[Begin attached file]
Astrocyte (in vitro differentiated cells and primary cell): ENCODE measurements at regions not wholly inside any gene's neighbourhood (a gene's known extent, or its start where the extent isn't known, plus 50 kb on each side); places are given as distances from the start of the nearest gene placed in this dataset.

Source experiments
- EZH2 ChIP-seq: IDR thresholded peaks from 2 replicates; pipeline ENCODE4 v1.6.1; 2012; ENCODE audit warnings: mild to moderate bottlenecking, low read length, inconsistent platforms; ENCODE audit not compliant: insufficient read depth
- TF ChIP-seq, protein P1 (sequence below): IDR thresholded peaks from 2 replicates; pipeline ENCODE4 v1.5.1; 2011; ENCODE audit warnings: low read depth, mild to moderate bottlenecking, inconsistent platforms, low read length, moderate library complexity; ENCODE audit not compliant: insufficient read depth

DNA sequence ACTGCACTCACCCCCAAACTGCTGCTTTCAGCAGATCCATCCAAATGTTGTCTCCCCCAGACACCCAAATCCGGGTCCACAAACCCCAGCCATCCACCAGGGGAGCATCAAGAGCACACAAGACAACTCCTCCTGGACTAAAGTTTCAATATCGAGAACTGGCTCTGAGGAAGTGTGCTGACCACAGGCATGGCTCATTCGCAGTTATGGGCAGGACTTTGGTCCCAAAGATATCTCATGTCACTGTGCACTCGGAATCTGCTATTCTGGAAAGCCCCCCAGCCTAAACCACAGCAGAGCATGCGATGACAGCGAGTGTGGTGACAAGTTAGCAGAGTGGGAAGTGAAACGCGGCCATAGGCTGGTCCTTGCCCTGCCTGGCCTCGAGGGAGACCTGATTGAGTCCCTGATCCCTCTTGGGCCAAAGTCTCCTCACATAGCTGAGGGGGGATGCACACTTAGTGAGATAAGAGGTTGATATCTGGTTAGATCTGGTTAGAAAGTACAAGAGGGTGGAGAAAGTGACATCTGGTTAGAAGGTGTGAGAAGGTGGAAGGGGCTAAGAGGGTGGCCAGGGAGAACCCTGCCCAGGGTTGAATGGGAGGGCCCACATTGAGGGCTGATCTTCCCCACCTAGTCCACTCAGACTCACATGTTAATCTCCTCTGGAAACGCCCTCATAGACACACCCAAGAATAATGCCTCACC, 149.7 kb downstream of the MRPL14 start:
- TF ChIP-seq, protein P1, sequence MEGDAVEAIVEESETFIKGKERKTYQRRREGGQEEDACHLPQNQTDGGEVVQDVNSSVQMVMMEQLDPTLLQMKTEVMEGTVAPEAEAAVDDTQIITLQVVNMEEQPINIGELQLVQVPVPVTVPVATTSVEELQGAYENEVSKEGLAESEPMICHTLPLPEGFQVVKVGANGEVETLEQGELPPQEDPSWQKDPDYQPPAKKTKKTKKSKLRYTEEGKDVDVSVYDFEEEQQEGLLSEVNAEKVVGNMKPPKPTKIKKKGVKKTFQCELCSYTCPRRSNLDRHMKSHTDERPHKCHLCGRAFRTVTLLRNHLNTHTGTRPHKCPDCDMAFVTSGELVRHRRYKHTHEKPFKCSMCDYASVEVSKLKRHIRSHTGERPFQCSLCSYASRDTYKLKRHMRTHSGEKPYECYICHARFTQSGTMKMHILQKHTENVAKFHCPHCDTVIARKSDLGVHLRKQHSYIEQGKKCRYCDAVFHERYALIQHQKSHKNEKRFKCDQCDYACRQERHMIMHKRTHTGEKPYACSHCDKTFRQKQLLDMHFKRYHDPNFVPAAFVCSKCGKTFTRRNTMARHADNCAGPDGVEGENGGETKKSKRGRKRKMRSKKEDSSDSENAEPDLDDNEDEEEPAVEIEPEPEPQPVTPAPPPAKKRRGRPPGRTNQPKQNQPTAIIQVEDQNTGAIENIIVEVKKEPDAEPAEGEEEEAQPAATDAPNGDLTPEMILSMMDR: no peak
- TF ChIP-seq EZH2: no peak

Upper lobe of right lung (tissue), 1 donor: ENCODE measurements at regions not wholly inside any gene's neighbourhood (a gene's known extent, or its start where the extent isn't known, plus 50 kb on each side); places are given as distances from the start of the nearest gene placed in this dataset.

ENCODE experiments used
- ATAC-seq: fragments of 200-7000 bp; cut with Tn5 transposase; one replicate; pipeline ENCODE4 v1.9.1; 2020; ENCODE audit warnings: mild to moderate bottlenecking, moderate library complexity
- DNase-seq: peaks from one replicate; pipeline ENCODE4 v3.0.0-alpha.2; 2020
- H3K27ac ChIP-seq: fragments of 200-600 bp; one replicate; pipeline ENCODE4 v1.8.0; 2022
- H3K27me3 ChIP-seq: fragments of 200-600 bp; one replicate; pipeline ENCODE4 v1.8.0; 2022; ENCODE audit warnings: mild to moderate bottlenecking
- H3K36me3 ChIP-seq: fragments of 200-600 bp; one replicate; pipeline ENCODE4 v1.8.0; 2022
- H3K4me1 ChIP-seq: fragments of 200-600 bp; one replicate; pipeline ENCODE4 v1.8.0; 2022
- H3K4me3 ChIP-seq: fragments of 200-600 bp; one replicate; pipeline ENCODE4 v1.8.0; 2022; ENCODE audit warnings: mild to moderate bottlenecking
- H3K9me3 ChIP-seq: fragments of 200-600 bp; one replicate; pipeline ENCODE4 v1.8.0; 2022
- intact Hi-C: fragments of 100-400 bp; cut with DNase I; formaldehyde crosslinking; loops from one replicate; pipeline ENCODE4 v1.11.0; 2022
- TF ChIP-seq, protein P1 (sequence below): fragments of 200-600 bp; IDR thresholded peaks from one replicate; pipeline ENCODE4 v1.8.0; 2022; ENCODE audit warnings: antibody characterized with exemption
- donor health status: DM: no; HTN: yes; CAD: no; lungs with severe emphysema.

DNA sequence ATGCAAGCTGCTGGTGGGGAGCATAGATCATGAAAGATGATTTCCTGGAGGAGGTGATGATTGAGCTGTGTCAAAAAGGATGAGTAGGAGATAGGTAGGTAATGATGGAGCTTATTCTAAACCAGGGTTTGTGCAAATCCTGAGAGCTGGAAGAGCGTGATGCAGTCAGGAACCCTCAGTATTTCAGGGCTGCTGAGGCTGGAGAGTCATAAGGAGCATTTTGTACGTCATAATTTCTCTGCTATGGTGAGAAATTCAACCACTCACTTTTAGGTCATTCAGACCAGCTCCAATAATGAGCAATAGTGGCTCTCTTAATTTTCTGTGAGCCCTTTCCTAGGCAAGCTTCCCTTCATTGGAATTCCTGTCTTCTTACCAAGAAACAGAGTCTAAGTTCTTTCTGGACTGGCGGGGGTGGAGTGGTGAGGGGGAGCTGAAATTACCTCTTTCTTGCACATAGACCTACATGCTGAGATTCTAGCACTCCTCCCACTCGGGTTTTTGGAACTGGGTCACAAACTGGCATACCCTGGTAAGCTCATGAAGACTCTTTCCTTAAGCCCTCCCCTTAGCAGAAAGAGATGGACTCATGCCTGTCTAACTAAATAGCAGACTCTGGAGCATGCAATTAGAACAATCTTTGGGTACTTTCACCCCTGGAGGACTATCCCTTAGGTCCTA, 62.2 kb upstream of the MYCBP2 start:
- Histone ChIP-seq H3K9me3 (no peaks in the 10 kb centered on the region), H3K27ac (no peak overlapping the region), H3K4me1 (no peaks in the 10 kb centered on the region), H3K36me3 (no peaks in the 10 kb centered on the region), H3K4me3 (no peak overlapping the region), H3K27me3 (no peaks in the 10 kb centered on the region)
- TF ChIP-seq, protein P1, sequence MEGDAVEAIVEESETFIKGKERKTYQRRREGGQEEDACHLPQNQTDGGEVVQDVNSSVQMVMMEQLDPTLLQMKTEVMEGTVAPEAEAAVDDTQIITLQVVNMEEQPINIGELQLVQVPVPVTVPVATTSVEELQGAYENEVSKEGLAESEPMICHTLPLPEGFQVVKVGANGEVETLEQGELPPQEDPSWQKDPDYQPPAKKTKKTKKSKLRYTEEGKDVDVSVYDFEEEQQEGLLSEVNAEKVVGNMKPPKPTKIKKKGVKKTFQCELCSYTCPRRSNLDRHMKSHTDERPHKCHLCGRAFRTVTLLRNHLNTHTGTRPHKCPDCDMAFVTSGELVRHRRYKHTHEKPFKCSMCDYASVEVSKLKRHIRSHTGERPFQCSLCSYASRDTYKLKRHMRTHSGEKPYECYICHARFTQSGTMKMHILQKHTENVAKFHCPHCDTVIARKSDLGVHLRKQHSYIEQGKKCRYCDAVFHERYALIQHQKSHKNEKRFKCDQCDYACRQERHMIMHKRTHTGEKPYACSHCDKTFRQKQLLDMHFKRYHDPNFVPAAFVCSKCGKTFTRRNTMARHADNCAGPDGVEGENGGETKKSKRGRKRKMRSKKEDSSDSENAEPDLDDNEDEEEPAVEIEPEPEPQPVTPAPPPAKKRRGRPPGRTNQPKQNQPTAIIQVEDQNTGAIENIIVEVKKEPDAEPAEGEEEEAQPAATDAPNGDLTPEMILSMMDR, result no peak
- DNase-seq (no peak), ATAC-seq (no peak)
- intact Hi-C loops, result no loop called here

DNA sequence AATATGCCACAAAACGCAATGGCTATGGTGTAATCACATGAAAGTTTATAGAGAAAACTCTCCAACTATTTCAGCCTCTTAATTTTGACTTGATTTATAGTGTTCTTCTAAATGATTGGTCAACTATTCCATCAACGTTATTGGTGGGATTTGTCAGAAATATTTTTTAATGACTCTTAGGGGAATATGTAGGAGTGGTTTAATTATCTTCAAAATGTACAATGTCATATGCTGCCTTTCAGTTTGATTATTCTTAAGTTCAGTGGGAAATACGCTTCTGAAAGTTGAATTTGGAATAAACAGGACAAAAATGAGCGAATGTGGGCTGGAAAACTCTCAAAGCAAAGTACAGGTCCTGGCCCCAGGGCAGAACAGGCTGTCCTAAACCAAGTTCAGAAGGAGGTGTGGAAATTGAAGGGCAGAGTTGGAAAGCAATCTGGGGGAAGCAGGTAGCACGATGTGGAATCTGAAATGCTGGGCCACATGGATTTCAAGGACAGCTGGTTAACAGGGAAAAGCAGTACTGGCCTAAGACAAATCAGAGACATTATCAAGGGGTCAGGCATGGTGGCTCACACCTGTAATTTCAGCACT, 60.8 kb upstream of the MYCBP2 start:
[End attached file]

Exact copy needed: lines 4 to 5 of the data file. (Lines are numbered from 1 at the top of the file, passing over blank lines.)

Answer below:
- TF ChIP-seq, protein P1 (sequence below): IDR thresholded peaks from 2 replicates; pipeline ENCODE4 v1.5.1; 2011; ENCODE audit warnings: low read depth, mild to moderate bottlenecking, inconsistent platforms, low read length, moderate library complexity; ENCODE audit not compliant: insufficient read depth

DNA sequence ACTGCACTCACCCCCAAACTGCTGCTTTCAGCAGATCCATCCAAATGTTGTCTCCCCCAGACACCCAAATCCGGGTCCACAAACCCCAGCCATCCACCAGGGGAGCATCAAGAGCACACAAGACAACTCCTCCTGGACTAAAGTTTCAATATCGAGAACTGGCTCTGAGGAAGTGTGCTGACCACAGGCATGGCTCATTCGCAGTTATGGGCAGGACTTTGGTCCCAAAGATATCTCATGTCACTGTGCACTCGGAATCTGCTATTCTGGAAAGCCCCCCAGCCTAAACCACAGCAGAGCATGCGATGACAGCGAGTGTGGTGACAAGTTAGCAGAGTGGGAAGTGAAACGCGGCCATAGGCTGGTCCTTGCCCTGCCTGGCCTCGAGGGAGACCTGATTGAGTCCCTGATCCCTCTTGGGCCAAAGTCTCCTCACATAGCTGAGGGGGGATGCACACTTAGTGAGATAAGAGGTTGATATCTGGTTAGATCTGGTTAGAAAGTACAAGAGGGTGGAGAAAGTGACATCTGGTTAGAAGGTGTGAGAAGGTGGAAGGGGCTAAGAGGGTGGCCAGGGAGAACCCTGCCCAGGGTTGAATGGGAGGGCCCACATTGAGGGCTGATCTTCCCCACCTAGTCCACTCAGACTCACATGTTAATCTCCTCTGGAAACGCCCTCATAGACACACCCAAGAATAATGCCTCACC, 149.7 kb downstream of the MRPL14 start: